When I was a kid I read and re-read the same handful of books. The complete works of Douglas Adams were in heavy rotation. Hitchhiker’s Guide, sure, but I also read Dirk Gently’s Holistic Detective Agency until the cover fell off. I also picked up Roald Dahl over and over again. I remember reading The Witches most often, despite the fact that when I tried to watch the movie version it terrified the hell out of me. (The girl stuck in the painting? Nightmare fuel.) Those are the books that stand out in my mind, but I’m sure there were others.
This habit didn’t stick with me, though; as I grew older, I got out of the habit of re-reading books. Part of it may have been that as I had more disposable income (and a car), I could pretty much always get my hands on something new to read, so I no longer felt the need to go back to familiar old books. I certainly have plenty of new books to read now, so It’s rare that I’m willing to make the time to re-read something, even if it was years ago.
However, whenever I talk to people who are regular readers, re-reading books seems like a fairly common pastime. Based purely on anecdotal evidence, I get the impression that re-readers are far more common than folks like me who only tend to read books once before moving on. The simple explanation for a lot of the people I’ve talked to is that they like re-reading books because it’s comfortable. Sure, they might know what happens in the story, but reading it again is like visiting old friends or a familiar place. I’ve never been drawn to re-read books out of comfort, but I can understand the appeal.
I can also definitely see the value in re-reading books like Catcher in The Rye at different points in my life. That book meant something different for me when I was in high school than it did when I was in college, and I’m about due for a third reading. I’ve also re-read books for purely practical reasons, such as when I had to read A Game of Thrones and A Clash of Kings for a second time because I was completely lost when I tried to start reading A Storm of Swords.
Lately I’ve been considering going back and picking up books and/or series from my childhood and reading them again just to get a new perspective. Despite reading Hitchhiker’s Guide a dozen times, I don’t remember too much about it, so reading it again now would be a revelation. I am a little hesitant, though. Sometimes the things we love in childhood don’t stand up to scrutiny when we return to them as adults.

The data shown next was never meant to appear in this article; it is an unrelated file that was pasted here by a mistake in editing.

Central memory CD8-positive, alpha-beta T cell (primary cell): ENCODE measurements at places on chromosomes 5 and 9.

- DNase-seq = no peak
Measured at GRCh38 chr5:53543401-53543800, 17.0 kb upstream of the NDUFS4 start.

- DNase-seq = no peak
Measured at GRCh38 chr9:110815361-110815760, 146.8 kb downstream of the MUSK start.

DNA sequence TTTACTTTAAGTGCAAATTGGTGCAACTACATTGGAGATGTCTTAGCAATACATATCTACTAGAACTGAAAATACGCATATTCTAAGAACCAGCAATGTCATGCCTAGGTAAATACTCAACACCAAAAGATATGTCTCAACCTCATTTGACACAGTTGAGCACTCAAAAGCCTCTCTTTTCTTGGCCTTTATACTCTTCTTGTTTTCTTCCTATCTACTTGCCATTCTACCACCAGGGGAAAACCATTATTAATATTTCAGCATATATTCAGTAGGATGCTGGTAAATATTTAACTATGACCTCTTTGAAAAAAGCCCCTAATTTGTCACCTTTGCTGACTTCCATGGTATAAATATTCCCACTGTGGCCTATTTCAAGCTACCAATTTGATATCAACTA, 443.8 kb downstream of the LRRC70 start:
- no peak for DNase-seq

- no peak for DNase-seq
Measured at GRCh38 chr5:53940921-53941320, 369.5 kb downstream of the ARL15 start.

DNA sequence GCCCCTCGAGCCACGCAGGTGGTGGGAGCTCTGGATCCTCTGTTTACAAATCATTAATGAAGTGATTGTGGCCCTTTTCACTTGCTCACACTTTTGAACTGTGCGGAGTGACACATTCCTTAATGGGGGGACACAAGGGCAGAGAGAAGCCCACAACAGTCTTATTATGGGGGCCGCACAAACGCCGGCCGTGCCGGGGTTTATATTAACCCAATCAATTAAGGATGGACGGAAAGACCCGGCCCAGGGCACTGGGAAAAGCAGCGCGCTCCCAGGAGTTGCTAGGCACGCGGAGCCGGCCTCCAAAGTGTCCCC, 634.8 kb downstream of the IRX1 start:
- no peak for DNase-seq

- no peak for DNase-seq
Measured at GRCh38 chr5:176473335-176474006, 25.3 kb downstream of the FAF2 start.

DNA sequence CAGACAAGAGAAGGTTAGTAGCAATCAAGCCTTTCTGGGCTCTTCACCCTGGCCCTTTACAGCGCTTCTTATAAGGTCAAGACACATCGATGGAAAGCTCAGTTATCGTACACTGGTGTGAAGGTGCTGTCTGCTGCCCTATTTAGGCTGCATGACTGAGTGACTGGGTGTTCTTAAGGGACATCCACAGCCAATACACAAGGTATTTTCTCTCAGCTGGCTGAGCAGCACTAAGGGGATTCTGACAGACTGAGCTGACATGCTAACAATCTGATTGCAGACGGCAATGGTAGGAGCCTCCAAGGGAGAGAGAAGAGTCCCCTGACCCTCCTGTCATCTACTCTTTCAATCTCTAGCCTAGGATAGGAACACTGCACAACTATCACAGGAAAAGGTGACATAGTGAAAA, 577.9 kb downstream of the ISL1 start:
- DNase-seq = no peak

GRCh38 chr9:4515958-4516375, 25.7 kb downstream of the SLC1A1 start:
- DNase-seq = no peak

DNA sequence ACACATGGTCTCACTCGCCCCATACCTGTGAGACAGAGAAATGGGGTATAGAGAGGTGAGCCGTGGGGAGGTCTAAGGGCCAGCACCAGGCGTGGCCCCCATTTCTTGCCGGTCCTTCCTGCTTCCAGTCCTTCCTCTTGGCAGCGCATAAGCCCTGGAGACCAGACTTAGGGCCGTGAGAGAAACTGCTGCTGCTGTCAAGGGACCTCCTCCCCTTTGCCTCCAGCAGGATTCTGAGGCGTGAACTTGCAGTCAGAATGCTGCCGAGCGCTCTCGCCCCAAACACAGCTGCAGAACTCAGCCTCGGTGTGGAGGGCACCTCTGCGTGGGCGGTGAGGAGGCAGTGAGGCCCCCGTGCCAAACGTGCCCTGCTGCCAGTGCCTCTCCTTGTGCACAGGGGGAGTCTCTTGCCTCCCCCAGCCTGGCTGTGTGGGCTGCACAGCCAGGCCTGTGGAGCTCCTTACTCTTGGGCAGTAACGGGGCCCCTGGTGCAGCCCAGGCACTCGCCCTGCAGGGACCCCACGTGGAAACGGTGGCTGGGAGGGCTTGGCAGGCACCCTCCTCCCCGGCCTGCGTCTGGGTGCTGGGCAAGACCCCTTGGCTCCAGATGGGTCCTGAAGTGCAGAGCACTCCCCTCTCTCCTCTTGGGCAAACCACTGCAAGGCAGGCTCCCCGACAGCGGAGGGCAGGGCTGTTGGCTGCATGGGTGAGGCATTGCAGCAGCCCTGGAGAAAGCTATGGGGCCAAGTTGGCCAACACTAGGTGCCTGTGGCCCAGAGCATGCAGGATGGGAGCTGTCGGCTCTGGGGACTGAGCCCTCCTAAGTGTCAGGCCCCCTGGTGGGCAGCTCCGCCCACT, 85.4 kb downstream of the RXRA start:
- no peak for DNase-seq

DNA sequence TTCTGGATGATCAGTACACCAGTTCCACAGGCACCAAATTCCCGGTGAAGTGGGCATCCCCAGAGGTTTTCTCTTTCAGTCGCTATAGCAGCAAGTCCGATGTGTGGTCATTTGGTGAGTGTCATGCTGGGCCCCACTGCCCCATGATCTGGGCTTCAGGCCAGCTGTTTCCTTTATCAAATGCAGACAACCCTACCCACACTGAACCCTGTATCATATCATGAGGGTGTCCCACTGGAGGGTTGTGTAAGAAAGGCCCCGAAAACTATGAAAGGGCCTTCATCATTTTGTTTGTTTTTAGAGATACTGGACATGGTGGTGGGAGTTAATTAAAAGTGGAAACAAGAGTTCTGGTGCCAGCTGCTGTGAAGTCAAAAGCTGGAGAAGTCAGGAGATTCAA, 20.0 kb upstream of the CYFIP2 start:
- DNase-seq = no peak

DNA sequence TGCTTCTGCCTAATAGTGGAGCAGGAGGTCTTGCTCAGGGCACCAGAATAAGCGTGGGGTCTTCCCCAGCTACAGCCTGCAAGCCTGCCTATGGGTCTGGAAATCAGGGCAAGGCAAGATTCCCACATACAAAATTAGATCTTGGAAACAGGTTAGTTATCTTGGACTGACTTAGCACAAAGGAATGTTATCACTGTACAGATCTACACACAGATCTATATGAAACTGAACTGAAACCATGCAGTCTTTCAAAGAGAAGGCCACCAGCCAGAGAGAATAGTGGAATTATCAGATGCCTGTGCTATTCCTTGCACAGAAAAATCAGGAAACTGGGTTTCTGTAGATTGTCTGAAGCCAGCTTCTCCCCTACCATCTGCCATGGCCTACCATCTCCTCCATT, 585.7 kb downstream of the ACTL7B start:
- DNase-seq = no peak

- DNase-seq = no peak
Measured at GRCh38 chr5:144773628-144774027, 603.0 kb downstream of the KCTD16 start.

I did actually start a Harry Potter re-read last year – this time listening to the audiobooks – but I only made it through the first two books before I got distracted by other things to read. I’ll finish the series eventually, but once I do, I want to take a crack at some other iconic authors from my childhood. I’m also seriously considering picking up some of the books ruined by my high school English classes. The Great Gatsby got it the worst, but I might also take another crack at A Tale of Two Cities. Not sure if The Scarlet Letter is worth a third read, though.
Ultimately, however, I don’t think I’ll ever be a re-reader by nature. I’m always looking forward to the next new book in line. I only pick up books I’ve already read by conscious choice… or if they were so unmemorable that I completely forgot about reading them (which has happened before). That said, I think I will be making a conscious effort to dive back into some past reads over the course of the next year, just to see what I may have missed back then.
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